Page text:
Unfortunately, too many companies would rather tempt fate. These CEOs hiding behind flowery statements are not fooling anyone.

The last few years have made clear that democracy is not a spectator sport. Along with the rest of society, corporations have a responsibility to uphold our most sacred institutions, including our democratic way of life and free and fair elections.

We need to call on these companies to get back on track and recommit to their own stated values in support of democracy. It’s the least they can do for their customers and employees.

Some things should be bigger than the bottom line — especially a healthy democracy for all.

Kyle Herrrig

Kyle Herrig is the president of Accountable.US. This op-ed was distributed by OtherWords.org.

5 comments

  1. Oh yeah, I forgot, but can count on some hack to remind me it’s the fist year anniversary of the Reichstag fire. This hit piece should be entitled ‘Selling Out Journalism for Propaganda.’

  2. Reading the first paragraph alone left me shaking my head. There was no grandiose Insurrection. When the pundits and pols wax eloquent about the “threat to our glorious democracy,” just what are they talking about? These are supposed to be educated people, familiar with US history. Few legislators were even in DC at the time, and the city has instant access to police forces and the military. What the world saw was a protest-turned-riot. Certainly not unprecedented in our history, and this time, the “attack on the Capitol” didn’t burn it down (as happend 1814). The last time we saw something similar to 2020 was at the 1968 Democratic Convention in Chicago. The degree of hyper-inflated (and sometimes flowery) rhetoric we’re hearing is just embarrassing.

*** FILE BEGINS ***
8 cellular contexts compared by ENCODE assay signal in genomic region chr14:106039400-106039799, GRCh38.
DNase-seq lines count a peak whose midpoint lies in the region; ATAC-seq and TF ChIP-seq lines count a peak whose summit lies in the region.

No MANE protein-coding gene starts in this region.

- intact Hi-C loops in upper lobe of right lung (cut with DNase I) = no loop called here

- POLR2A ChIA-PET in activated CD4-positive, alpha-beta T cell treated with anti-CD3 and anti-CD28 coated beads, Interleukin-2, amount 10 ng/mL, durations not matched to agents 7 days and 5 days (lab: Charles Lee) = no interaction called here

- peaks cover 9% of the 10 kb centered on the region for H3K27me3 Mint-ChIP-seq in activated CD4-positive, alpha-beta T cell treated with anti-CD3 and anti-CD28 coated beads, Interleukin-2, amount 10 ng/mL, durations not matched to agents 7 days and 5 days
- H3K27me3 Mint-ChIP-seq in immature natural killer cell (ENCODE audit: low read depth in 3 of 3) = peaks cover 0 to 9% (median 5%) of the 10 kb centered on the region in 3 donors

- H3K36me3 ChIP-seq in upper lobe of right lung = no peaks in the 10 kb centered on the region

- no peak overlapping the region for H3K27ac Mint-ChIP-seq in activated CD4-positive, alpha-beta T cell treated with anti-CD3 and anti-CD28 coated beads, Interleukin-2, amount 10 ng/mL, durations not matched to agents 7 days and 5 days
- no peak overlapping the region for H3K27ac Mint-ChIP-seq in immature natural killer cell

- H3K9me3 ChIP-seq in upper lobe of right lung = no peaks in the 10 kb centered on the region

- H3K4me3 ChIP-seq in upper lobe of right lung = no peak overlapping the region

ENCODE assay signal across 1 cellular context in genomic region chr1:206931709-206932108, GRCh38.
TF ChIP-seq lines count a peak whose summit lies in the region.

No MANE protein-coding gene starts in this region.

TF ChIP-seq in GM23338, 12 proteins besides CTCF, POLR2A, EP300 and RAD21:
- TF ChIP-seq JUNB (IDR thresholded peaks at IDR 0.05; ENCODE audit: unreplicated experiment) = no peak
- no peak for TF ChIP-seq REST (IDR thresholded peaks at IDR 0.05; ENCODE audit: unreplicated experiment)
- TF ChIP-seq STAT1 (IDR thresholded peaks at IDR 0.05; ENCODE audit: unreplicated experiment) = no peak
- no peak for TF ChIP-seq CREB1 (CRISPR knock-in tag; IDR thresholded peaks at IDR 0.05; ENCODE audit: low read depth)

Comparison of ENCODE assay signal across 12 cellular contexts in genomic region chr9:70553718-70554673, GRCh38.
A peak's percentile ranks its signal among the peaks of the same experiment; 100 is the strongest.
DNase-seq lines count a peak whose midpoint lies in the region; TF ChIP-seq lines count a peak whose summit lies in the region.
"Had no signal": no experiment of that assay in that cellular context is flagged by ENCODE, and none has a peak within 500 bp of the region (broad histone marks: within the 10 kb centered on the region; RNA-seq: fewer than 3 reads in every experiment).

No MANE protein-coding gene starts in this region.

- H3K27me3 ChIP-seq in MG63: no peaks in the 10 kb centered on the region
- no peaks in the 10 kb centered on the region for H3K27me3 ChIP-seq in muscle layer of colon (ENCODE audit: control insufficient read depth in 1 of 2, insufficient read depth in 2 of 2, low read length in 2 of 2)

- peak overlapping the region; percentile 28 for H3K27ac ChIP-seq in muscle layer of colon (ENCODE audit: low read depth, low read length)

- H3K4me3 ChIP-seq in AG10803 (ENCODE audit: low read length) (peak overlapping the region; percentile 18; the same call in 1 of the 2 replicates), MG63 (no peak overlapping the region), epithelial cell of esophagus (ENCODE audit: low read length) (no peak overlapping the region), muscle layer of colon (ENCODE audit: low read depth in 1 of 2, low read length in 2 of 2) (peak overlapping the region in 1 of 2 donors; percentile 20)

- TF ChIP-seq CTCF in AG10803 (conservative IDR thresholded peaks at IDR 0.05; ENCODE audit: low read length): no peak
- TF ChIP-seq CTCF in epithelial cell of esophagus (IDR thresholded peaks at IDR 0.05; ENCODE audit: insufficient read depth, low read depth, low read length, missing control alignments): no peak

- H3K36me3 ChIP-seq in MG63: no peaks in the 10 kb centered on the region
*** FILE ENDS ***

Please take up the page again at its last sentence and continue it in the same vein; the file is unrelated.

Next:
3. JAN 6 was a false flag designed to enhance totalitarian controls.

    Shame on Kyle Herrig and on Scheerpost. This “anti-democracy” rhetoric only strengthens the actual anti-democratic forces.

    The violence on JAN 6 was that committed by the police who did all the killings and by the embedded FBI agents who turned a peaceful protest into a “storming of the capitol.”

  4. the actual right wing extremists are the idiots that justify the corrupt fake election…as Gorer observed, it is the liberal media in US that most distorts the truth

  5. In Germany, Italy and Spain the companies, landlords and wealthy ultimately backed fascism, recruiting the military in the process. This was in the face of a mass left movement by the population and working class – which is not really present today. This article is helpful in seeing which corporations are talking out of both sides of their mouth – their normal practice – and who might want an even more authoritarian state. There is a wing of capital that supports Democrats, a wing that supports Republicans and a group that donates to both parties at different times. If they all start moving to embrace far right wingers, look out.